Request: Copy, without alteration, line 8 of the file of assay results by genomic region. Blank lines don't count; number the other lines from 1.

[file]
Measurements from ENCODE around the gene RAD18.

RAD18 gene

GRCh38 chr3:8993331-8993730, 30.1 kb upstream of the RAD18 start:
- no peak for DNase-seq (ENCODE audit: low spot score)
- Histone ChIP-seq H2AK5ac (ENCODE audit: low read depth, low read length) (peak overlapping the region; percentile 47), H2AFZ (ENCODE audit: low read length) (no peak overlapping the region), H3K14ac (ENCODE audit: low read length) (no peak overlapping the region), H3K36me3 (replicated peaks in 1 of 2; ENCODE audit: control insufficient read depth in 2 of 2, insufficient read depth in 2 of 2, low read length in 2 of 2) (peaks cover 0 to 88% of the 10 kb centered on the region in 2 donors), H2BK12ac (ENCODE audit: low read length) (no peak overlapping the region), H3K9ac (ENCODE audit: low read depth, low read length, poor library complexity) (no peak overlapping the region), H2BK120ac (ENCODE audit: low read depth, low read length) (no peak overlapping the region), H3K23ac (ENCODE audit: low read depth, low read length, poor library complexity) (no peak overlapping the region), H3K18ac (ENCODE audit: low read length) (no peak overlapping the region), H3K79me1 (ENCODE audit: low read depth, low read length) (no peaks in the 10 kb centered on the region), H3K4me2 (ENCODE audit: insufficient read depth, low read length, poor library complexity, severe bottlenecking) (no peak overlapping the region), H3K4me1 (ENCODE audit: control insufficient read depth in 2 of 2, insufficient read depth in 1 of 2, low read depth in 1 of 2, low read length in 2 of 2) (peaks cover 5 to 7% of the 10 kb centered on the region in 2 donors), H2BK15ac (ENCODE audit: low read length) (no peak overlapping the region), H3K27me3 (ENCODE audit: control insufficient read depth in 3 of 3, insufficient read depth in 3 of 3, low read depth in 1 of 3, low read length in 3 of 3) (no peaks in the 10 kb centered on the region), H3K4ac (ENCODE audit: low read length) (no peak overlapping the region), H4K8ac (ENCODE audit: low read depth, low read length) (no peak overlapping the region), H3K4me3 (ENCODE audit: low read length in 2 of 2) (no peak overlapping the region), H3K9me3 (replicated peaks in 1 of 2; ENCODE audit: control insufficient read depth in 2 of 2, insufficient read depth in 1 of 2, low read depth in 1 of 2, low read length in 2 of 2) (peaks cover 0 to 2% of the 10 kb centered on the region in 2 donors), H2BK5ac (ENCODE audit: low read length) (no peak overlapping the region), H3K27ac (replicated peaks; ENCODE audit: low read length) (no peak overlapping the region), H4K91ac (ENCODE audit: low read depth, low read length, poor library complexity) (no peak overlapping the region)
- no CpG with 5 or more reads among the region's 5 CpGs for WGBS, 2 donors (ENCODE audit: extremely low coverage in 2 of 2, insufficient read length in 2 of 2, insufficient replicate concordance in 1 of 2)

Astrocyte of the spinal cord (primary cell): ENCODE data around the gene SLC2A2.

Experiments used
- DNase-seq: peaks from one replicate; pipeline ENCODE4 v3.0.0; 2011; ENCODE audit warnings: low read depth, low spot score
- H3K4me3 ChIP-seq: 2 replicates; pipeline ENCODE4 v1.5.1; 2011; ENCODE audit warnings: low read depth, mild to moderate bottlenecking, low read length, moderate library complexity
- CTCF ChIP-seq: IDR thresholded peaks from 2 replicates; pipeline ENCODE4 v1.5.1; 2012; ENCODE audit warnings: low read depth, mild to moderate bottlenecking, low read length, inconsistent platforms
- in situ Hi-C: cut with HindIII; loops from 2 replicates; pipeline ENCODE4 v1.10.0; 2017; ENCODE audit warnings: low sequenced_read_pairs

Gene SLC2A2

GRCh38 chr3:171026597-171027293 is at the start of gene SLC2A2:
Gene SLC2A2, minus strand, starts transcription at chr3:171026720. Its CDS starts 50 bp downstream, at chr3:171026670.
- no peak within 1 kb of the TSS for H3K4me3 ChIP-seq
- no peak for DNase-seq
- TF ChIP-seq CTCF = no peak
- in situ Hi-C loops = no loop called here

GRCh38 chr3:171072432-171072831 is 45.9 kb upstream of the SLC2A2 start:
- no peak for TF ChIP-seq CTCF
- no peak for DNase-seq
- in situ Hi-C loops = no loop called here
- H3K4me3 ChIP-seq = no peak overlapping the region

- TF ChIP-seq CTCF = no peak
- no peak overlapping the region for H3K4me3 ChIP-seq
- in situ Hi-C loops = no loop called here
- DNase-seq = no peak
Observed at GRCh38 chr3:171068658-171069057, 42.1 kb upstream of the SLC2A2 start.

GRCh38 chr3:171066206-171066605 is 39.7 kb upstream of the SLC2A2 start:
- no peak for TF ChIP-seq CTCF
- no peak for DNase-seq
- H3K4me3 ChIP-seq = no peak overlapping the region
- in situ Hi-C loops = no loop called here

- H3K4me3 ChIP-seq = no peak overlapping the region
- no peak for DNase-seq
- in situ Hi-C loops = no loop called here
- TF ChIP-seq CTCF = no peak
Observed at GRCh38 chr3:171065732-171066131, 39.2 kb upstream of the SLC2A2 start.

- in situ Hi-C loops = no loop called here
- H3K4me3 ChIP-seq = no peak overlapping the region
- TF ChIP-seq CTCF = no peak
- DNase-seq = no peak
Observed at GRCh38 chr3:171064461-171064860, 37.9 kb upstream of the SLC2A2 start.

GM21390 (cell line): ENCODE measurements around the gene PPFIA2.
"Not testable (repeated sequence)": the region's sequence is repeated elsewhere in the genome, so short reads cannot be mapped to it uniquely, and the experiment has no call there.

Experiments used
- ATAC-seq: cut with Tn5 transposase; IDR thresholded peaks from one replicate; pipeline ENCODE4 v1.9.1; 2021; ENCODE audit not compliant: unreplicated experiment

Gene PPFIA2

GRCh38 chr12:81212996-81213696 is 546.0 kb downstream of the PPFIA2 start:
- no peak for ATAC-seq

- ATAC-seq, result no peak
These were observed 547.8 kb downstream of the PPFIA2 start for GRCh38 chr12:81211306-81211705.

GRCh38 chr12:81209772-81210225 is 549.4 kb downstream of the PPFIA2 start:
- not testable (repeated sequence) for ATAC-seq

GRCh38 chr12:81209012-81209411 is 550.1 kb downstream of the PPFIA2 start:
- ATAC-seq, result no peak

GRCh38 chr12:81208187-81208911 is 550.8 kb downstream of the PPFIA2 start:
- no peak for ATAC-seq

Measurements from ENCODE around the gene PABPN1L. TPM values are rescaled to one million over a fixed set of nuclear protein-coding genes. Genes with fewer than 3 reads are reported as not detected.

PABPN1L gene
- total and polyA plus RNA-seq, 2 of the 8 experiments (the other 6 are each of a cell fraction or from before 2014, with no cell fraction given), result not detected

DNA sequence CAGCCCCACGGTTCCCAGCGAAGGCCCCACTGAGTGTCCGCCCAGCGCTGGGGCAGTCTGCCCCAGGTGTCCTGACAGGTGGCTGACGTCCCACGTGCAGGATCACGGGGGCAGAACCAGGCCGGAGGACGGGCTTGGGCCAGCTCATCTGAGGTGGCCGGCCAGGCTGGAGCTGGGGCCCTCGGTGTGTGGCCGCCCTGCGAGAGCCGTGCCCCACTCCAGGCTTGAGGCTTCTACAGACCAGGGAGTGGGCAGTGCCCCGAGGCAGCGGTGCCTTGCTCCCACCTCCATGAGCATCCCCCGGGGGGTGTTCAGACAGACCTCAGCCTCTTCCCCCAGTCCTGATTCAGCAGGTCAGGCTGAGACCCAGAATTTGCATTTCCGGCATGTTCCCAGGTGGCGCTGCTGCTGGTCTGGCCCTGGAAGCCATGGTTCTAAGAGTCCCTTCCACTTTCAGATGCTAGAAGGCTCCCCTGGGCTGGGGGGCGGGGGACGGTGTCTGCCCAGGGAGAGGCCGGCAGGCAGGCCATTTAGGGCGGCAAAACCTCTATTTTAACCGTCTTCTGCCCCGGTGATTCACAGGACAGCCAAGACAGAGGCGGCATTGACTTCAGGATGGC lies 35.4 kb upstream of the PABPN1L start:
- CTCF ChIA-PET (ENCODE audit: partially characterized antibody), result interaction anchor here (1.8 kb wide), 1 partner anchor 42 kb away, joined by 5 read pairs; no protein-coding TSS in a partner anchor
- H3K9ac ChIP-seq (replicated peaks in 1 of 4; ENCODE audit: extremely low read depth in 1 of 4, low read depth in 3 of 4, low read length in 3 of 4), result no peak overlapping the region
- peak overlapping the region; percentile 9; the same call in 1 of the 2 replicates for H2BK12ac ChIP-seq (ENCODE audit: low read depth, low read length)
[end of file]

Experiments used